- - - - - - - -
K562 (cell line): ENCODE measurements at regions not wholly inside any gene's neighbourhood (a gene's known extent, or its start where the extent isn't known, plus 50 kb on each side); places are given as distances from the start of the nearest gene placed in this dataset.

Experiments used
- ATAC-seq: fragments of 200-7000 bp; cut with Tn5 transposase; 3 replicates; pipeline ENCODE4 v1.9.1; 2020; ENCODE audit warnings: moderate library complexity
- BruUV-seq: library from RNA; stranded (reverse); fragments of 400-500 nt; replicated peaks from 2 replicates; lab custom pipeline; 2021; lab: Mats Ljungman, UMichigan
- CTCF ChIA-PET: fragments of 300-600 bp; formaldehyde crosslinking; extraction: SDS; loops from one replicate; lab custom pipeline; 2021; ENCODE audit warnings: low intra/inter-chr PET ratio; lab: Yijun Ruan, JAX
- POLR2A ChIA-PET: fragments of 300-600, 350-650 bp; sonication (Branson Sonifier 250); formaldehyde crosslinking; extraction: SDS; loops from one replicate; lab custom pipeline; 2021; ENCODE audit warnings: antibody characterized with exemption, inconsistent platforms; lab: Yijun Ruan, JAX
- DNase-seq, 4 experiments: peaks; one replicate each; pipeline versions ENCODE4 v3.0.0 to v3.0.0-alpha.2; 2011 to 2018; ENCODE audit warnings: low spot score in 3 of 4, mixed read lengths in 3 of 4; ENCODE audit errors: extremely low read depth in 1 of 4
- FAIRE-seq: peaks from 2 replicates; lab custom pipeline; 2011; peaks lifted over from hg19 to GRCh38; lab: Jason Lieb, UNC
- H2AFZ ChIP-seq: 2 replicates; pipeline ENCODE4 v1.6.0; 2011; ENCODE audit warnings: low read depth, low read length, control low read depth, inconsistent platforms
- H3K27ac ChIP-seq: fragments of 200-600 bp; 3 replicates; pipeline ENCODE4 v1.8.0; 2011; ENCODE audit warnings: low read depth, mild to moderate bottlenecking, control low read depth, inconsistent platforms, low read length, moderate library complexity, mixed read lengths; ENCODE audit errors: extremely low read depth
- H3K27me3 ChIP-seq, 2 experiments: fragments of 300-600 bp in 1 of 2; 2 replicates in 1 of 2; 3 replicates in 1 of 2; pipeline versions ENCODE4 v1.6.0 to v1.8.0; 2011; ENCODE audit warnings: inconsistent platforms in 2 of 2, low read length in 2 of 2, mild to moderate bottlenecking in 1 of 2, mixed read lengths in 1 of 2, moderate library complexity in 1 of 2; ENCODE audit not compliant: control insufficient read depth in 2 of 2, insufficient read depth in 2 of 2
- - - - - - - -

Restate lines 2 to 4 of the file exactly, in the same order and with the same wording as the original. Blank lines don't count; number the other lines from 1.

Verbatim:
Experiments used
- ATAC-seq: fragments of 200-7000 bp; cut with Tn5 transposase; 3 replicates; pipeline ENCODE4 v1.9.1; 2020; ENCODE audit warnings: moderate library complexity
- BruUV-seq: library from RNA; stranded (reverse); fragments of 400-500 nt; replicated peaks from 2 replicates; lab custom pipeline; 2021; lab: Mats Ljungman, UMichigan